Bharti Airtel has burned billions in cash and has accumulated even more in debt in his struggle with the 13th richest man in the world, Mukesh Ambani, the owner of Reliance Jio, as both, along with Vodafone Idea, the battle for get most of the telecommunications from India. market.
As the mountain of debt threatens the survival of Airtel, the company is preparing a rights problem of 250 billion pounds. And it has the support of the government of Singapore. According to a document of change, GIC Pvt Ltd, the sovereign wealth fund of Singapore, is subscribing a fifth of the shares in the issue.
The 50,000 million pound investment will be GIC’s first in India’s competitive telecommunications sector. The measure takes precedence, given that Singapore’s largest mobile operator, Singtel, recently increased its stake in Airtel after investing 27 billion pounds in the company.
Earlier this month, Moody’s, an international rating agency, downgraded Airtel’s debt to “significant credit risk” in light of the company’s supercharged nature and cash flow problems. At the end of December 2018, Airtel’s net debt burden was just over ₹ 1.06 trillion.
Last week, Airtel’s board approved a plan to raise ₹ 320 billion of the capital markets, with ₹ 250 billion coming from the sale of shares and the rest through the issuance of bonds denominated in foreign currency.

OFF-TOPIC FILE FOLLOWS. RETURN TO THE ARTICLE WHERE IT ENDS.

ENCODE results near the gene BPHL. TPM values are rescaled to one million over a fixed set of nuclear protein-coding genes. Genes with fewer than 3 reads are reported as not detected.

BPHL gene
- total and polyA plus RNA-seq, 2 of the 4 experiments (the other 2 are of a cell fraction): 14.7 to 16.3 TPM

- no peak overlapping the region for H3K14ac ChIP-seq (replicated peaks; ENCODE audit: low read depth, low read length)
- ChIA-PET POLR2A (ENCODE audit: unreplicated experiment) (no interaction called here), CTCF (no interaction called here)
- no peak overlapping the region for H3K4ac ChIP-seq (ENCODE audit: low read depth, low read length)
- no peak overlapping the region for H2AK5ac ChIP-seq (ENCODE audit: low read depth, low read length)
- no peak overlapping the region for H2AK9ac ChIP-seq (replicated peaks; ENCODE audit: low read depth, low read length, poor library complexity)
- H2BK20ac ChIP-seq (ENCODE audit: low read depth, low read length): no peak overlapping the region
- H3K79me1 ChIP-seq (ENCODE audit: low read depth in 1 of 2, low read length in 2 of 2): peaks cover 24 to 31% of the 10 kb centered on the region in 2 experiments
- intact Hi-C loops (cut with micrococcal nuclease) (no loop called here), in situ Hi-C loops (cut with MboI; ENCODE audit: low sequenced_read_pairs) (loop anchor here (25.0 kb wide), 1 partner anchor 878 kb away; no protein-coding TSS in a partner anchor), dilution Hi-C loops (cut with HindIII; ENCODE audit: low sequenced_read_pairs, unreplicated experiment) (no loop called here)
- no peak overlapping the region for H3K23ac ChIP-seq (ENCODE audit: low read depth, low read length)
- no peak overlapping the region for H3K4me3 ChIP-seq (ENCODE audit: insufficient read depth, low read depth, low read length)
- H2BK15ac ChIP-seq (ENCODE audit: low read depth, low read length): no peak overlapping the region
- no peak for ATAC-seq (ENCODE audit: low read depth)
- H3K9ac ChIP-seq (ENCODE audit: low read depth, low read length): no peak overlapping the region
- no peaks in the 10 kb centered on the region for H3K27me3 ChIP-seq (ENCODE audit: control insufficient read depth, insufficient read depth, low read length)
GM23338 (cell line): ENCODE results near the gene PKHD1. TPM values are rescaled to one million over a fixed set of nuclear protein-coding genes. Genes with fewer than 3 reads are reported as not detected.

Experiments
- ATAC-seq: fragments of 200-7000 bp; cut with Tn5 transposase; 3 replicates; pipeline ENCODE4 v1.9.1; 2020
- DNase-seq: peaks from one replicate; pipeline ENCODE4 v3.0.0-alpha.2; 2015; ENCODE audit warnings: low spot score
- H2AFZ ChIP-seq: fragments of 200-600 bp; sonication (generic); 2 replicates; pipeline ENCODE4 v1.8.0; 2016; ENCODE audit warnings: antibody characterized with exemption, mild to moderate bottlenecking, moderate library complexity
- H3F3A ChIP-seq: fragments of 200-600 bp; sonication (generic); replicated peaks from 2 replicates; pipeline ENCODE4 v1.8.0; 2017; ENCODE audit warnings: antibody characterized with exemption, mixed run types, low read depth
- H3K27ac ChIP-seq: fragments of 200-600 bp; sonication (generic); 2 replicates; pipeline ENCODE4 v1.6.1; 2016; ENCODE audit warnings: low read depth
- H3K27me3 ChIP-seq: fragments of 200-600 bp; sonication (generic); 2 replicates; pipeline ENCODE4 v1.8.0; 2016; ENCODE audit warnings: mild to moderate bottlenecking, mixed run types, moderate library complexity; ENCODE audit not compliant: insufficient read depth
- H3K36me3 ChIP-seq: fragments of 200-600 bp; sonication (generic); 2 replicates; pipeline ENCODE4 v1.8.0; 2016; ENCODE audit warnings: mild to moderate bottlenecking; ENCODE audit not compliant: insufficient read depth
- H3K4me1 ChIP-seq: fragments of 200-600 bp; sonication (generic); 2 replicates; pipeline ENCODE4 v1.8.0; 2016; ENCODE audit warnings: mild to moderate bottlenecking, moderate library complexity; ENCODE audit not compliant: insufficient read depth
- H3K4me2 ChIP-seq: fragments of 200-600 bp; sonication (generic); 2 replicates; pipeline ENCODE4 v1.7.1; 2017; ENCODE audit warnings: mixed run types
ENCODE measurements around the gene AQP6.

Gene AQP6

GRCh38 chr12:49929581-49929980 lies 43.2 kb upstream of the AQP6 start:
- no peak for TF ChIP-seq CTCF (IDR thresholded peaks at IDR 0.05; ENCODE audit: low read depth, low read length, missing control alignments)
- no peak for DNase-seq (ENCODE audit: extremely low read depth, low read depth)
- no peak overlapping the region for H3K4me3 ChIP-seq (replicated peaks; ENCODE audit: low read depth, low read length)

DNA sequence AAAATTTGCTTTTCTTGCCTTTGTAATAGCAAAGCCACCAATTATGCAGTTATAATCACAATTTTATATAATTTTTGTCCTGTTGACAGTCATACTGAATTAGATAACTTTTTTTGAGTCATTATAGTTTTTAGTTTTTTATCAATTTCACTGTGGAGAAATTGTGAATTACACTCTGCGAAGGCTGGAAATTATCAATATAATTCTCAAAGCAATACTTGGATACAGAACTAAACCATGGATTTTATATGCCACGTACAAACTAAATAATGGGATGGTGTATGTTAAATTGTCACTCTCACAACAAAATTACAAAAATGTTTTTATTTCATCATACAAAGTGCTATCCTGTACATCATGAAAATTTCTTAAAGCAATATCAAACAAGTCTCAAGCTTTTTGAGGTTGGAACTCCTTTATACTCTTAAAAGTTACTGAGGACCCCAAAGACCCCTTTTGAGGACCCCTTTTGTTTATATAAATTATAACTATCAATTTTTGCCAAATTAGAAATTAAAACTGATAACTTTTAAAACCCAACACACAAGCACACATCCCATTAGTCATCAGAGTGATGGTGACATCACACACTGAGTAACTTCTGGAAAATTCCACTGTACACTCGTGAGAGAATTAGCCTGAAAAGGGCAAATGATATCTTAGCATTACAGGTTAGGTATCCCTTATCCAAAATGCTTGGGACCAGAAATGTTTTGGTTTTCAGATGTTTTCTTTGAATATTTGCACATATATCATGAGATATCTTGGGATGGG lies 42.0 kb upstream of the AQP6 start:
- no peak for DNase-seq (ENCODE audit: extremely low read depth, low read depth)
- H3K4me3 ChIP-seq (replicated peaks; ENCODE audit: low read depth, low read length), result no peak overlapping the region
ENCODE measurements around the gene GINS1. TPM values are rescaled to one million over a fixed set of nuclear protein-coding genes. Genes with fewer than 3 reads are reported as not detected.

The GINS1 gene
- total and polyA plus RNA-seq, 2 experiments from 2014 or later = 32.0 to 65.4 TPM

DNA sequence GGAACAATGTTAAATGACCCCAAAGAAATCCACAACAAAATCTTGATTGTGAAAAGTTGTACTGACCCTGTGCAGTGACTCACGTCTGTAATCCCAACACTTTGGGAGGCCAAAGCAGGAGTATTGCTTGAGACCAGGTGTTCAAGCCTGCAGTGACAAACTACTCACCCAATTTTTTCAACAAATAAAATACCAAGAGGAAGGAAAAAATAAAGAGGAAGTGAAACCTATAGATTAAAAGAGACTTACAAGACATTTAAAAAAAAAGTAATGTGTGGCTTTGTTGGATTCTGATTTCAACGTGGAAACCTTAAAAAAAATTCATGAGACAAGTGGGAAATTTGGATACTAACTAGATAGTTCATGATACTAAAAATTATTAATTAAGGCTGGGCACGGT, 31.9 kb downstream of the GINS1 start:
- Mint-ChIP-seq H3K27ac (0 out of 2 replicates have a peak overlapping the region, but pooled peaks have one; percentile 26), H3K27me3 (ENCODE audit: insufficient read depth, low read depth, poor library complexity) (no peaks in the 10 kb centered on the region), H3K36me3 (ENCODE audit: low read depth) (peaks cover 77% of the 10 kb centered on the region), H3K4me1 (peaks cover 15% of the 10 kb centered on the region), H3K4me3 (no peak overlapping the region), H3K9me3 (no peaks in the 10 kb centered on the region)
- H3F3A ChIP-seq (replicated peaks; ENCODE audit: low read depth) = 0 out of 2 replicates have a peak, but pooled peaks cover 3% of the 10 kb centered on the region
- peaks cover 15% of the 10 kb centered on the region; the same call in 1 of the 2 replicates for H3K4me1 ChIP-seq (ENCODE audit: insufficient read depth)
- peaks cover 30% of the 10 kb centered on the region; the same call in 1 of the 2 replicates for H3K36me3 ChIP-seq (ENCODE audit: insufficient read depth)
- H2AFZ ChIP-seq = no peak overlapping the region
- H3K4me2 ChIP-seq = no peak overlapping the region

The capital increase plan will allow India’s second largest telecommunications provider to meet its capital spending targets, pay off debt and effectively take over Reliance Jio, which has consistently consumed its market share and subscriber base since its launch in September 2016.
While the fundraising plan will help Airtel reduce its debt burden, it may not be enough to stabilize its credit rating, according to S & P Global, a rating agency, due to continued capital spending in the midst of price competition. of Jio and Vodafone Idea.
However, Moody’s had a more favorable perspective on the issue of rights, calling it “positive credit“.